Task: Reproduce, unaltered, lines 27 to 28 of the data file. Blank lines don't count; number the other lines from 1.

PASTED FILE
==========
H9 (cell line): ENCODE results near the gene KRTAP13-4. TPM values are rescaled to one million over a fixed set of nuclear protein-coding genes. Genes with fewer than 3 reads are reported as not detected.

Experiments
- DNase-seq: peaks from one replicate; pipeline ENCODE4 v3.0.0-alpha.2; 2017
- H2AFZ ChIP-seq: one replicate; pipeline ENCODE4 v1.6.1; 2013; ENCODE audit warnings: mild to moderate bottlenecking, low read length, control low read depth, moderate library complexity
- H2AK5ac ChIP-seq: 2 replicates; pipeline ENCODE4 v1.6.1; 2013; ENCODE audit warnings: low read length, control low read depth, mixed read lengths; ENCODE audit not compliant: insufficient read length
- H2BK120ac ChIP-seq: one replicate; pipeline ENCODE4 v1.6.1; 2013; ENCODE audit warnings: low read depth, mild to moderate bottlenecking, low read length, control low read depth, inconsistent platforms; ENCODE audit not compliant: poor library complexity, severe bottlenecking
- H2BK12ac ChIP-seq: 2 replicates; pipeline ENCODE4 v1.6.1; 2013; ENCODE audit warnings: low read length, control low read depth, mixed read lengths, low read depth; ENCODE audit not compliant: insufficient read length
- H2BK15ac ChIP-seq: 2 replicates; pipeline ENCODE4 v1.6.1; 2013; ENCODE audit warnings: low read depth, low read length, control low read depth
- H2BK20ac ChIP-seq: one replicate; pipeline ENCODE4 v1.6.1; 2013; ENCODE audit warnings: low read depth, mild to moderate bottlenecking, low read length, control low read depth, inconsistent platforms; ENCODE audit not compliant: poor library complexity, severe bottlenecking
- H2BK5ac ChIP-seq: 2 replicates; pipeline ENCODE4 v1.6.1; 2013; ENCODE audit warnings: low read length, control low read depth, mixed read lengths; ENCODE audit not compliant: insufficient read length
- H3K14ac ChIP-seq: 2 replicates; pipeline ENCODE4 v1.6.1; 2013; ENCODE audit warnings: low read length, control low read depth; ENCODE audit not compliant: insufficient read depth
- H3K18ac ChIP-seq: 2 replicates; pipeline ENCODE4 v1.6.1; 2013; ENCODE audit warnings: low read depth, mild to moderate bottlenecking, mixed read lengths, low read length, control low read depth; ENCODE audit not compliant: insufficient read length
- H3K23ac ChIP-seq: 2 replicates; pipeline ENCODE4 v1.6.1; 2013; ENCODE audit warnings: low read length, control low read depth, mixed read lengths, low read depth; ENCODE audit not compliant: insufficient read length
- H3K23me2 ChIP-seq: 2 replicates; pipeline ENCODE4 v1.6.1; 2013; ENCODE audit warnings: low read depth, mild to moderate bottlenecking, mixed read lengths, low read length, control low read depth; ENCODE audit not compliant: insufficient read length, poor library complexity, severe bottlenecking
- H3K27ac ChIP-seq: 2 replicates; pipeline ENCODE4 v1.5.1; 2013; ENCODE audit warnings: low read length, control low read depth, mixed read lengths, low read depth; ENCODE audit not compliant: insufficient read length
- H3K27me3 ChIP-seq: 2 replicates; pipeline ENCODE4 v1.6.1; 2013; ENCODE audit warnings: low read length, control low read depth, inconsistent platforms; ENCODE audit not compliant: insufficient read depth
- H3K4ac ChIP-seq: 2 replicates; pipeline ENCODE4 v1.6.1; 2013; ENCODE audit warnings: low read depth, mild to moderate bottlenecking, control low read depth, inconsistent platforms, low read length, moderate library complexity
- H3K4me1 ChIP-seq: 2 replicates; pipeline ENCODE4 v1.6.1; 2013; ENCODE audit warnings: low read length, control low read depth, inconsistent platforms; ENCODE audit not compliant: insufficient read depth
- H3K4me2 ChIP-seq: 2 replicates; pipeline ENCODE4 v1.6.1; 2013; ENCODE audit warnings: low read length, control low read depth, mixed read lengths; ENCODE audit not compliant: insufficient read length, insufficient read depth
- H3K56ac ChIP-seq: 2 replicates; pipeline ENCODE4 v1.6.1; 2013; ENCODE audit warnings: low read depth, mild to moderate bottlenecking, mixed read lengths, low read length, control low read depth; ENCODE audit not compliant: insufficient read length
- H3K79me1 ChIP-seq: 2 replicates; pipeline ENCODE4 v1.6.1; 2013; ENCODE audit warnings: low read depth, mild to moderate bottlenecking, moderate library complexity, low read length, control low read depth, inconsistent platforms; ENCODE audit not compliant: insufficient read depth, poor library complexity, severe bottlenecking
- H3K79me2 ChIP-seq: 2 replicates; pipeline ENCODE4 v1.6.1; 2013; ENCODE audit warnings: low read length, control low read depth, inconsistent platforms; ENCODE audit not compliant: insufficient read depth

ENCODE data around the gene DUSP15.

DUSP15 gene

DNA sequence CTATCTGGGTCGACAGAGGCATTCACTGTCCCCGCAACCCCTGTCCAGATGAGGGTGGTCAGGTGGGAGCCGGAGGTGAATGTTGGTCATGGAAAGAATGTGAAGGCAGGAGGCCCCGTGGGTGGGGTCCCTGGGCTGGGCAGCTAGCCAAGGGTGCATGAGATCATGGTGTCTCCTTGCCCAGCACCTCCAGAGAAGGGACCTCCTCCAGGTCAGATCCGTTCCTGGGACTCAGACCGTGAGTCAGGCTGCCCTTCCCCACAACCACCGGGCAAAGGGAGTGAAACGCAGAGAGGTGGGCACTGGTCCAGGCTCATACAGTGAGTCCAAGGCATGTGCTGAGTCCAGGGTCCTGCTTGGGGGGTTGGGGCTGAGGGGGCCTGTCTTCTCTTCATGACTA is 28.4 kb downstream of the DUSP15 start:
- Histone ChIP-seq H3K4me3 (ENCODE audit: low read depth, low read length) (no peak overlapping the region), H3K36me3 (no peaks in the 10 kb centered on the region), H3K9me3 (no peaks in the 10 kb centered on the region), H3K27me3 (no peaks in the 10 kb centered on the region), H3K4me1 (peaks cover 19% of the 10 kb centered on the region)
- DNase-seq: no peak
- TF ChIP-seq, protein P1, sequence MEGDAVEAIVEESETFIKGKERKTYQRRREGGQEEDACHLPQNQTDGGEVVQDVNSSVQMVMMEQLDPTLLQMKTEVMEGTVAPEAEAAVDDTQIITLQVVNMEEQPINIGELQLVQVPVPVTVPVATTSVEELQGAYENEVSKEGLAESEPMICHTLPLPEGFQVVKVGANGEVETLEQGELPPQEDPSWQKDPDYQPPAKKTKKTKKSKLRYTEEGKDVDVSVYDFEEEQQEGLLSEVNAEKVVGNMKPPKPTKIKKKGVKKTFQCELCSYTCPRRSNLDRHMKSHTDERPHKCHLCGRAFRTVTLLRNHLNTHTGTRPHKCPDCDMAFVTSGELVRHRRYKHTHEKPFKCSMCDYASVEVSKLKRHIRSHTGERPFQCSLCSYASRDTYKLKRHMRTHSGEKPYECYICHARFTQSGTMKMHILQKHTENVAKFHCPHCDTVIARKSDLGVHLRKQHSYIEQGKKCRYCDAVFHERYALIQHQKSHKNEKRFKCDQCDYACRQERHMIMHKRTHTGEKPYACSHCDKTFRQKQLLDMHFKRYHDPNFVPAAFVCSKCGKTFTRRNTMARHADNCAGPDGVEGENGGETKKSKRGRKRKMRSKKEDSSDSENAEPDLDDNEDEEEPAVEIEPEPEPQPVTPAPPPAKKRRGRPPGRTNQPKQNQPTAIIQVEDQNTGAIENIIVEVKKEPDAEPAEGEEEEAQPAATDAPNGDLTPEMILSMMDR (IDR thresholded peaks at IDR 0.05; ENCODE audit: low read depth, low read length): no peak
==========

- DNase-seq: no peak
- TF ChIP-seq, protein P1, sequence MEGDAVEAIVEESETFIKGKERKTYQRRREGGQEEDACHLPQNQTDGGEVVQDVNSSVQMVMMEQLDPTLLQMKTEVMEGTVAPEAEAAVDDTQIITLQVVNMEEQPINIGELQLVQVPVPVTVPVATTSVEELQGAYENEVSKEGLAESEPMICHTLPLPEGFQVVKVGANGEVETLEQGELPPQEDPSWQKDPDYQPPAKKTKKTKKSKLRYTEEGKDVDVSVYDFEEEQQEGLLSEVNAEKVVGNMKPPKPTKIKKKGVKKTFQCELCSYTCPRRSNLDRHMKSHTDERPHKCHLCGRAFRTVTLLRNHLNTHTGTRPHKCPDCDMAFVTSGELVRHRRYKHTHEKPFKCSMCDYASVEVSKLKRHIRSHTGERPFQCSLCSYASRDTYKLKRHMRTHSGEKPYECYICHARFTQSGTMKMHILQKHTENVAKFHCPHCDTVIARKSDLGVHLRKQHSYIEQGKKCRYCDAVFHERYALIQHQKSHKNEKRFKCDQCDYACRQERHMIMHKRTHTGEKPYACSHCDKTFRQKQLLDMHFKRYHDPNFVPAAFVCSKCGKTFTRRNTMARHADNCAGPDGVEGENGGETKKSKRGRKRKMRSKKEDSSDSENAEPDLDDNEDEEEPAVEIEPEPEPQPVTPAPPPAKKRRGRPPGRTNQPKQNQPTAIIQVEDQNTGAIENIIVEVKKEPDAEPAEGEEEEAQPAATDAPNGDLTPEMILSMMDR (IDR thresholded peaks at IDR 0.05; ENCODE audit: low read depth, low read length): no peak